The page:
Monday, September 26, 2011

So...

...how about we call it a September holiday, and we'll kick off again this weekend for the first of October.  Life in the biospace has been rich, is all.  Hope you're having fun too.

Tuesday, September 20, 2011

The Absence of the Wednesday Quiz as Explained in the Mythic Tradition

Night-dark Caliban the HouseCat knew that man-Michael was gone.  He saw Sue, fair-haired book-crafting Sue without Michael, and watched her meet her friends who had other lifestyles, who had different priorities and different values than those of the house of Caliban, and Michael, and Sue.   He knew too that there were many places in the city, places like pool halls and wine bars and all manner of gathering places, that would welcome Sue’s custom in Michael’s absence.  But Sue seemed untempted by these other possibilities, and returned every night to her studio to pursue her craft.

Caliban the HouseCat, loud-yowling, looked where he could for far-roaming Michael, but did not find him in the back garden, nor in the neighbor’s (in back and diagonal) yard through the gap in the fence, nor in front of the house by the great glossy-green rhododendron.  Therefore went he to ever-patient Sue to ask her where he might find the absent wayfarer of the macadam.  “Mrao?” he asked.  “Good boy,” said Sue.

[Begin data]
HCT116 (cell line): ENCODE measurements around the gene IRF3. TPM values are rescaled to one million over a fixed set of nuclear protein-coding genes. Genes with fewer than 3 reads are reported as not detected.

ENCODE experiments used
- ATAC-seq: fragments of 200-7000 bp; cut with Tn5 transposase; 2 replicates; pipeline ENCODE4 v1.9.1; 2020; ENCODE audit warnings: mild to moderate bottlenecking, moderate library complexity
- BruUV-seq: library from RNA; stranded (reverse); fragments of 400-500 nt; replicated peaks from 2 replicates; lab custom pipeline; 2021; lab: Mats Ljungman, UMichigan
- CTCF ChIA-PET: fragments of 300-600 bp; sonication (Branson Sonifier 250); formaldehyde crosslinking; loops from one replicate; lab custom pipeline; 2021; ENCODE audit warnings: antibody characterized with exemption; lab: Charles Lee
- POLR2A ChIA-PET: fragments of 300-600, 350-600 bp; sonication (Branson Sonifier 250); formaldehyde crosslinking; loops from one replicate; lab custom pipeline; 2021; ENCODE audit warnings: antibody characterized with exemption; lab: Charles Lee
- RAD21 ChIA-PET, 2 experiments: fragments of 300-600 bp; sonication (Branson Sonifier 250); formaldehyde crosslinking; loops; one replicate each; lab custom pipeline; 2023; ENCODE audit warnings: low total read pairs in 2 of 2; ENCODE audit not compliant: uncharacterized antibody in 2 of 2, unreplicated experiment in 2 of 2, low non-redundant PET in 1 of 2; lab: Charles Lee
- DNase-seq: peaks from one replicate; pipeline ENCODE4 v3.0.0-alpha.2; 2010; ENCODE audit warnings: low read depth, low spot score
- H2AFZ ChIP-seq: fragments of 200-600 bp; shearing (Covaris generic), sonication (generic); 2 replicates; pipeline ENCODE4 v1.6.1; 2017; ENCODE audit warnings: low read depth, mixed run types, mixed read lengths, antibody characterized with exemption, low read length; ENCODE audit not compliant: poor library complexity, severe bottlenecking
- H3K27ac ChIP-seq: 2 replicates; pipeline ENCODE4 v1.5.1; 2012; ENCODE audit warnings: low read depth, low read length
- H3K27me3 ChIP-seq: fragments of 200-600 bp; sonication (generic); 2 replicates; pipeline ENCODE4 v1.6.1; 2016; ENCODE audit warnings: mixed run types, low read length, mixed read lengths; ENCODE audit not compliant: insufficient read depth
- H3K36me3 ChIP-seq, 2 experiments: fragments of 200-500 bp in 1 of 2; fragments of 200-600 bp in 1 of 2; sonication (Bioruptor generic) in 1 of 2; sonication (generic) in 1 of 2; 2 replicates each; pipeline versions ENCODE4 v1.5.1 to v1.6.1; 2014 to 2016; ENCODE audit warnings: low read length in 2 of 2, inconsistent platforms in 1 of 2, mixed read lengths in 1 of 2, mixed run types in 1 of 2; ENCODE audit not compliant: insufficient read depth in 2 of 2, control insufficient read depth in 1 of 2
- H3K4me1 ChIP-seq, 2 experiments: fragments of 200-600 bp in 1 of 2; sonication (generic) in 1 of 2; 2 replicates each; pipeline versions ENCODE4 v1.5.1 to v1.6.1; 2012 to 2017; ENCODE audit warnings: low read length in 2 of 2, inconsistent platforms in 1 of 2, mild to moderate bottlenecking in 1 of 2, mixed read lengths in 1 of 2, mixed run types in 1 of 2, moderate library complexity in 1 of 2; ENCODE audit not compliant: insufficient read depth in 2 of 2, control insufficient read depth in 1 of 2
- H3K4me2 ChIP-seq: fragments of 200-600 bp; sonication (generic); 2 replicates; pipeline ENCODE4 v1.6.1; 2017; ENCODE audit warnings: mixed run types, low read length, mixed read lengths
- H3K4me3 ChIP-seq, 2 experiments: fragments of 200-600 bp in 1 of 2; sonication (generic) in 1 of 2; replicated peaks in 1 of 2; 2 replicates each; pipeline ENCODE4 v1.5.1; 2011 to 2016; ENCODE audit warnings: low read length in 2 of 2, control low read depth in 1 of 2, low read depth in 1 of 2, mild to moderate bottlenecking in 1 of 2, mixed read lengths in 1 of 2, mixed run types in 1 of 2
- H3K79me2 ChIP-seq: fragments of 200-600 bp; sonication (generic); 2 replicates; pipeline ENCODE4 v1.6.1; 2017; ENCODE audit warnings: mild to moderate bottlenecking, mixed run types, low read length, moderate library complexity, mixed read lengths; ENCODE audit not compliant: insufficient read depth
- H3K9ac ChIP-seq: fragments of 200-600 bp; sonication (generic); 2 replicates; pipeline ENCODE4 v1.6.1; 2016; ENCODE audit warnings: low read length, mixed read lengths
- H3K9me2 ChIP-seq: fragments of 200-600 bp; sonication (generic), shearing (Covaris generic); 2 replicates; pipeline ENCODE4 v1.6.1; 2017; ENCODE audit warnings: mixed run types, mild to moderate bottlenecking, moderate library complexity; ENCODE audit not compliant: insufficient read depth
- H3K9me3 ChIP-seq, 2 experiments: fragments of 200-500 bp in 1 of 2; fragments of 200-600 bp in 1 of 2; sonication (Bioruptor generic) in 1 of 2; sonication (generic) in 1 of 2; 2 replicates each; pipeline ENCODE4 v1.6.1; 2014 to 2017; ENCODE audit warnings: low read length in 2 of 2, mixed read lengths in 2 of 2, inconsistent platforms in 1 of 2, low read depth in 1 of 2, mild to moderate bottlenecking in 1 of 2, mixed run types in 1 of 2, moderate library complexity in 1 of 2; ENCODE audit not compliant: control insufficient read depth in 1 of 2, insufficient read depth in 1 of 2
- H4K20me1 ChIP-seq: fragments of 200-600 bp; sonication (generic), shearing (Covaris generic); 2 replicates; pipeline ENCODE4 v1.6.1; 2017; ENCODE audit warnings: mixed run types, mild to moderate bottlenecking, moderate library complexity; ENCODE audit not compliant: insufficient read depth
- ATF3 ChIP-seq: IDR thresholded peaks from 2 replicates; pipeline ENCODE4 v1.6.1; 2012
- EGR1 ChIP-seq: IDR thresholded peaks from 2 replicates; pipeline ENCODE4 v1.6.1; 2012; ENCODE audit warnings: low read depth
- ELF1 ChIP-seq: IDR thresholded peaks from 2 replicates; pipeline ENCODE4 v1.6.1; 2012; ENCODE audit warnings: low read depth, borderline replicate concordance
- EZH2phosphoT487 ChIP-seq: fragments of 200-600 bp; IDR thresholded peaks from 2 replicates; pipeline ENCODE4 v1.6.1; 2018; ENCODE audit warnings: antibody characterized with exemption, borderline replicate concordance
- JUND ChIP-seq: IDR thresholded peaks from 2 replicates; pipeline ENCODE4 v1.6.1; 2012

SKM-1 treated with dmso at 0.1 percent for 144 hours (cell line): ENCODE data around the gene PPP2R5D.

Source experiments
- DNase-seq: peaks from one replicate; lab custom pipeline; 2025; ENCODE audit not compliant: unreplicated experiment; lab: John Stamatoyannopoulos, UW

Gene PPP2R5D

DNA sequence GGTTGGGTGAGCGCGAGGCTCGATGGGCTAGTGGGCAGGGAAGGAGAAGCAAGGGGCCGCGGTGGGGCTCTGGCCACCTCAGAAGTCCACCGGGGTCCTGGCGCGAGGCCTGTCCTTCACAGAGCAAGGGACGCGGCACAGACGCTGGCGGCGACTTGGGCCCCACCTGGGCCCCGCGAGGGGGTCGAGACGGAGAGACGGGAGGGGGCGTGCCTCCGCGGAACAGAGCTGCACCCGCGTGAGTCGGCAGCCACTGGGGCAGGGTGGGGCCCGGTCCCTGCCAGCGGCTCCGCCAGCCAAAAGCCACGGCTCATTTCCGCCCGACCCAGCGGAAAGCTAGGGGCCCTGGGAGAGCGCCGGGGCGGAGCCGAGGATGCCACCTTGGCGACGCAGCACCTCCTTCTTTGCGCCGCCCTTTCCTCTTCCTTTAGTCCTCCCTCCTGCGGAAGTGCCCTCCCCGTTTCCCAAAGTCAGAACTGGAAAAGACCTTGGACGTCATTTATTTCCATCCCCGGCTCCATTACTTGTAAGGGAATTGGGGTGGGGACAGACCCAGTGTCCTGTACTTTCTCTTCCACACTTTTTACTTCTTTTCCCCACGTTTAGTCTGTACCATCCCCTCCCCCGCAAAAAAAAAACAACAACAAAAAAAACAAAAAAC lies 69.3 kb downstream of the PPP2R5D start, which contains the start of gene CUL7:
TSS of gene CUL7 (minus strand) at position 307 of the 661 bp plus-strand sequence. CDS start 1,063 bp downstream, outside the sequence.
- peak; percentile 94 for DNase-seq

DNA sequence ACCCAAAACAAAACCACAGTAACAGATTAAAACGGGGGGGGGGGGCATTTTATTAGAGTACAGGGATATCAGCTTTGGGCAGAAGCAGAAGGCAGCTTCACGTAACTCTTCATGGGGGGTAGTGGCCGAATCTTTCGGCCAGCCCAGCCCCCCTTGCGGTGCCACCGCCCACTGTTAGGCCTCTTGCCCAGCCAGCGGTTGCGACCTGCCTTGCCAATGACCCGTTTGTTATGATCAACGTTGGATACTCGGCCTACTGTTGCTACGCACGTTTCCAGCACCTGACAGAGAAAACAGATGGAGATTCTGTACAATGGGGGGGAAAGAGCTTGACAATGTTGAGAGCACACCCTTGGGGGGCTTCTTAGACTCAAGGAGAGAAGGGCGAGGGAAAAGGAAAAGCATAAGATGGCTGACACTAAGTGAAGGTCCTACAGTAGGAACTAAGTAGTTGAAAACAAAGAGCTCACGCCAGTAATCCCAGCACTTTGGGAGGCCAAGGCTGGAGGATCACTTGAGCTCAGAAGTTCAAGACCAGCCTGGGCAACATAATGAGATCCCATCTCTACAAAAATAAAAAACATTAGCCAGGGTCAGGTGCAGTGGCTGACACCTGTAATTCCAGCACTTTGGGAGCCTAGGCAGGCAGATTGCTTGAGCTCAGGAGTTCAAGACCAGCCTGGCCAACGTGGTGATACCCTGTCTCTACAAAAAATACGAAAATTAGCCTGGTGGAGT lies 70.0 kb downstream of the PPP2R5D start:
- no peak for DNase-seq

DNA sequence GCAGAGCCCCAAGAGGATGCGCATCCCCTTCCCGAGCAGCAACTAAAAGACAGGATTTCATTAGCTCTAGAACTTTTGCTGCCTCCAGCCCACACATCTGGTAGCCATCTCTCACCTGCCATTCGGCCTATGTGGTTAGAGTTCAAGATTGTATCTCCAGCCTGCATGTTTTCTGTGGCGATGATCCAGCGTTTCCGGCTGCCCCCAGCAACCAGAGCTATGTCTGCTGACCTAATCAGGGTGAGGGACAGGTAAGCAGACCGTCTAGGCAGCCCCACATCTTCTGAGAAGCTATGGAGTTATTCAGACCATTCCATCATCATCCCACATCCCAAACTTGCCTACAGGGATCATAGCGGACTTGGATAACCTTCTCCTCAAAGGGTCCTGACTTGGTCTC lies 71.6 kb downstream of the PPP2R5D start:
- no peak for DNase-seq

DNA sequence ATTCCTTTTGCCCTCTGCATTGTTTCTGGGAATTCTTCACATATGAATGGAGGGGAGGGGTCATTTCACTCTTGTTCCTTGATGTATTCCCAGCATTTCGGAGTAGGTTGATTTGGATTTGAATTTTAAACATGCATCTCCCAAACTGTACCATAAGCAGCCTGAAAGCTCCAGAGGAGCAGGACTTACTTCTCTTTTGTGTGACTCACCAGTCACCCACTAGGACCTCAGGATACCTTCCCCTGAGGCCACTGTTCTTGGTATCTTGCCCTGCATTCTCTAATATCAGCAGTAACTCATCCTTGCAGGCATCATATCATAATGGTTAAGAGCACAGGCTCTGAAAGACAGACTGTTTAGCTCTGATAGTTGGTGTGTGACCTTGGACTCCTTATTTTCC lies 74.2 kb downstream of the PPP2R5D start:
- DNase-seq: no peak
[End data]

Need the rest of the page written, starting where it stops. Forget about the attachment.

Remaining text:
Michael, road-weary, white-truck-driving, wandered through the lands of the east in strange patterns.  He had gone to make contest with the swift-limbed people of Idaho on racing fields, but after that, pursued himself by odd fancies, had found it difficult to return.  For many hours he wandered through the Saw-Toothed Mountains of Idaho, on roads that seemed direct on maps but in fact proved indirect and meandering, a maze for the sun-weary traveler.  Weary and hungry from travel, he was told by the woman at the inn that there was no room for him there, that there had been “overbooking,” but that she could arrange other lodgings for him.  In calculating spirit, innkeeper, she made to send him to inns of great price, in locations yet farther from his home, but crafty Michael, road-cunning, eluded her trickeries and found a cheap place by the freeway.

Auguries and strange adventures continually lured home-faring Michael from his true course.  In the county of Malheur, a man of Denmark blocked his way through the hills.  In the county of Grant three old women, eyes hidden behind smoke-dark glass, bade him render a picture of them.  In the county of Crook, he was startled by the deer and the owl and a strange maiden of the deep forest, dog-walking.  Truth: One night he was drawn from his inn by a strange desire, and found himself in a silent, ink-black forest, utterly alone.  On the day following, his journey home was blocked by a strange but powerful river across the desert, which to swim or ford would be certain peril.  In a strange land roamed Michael of many roads.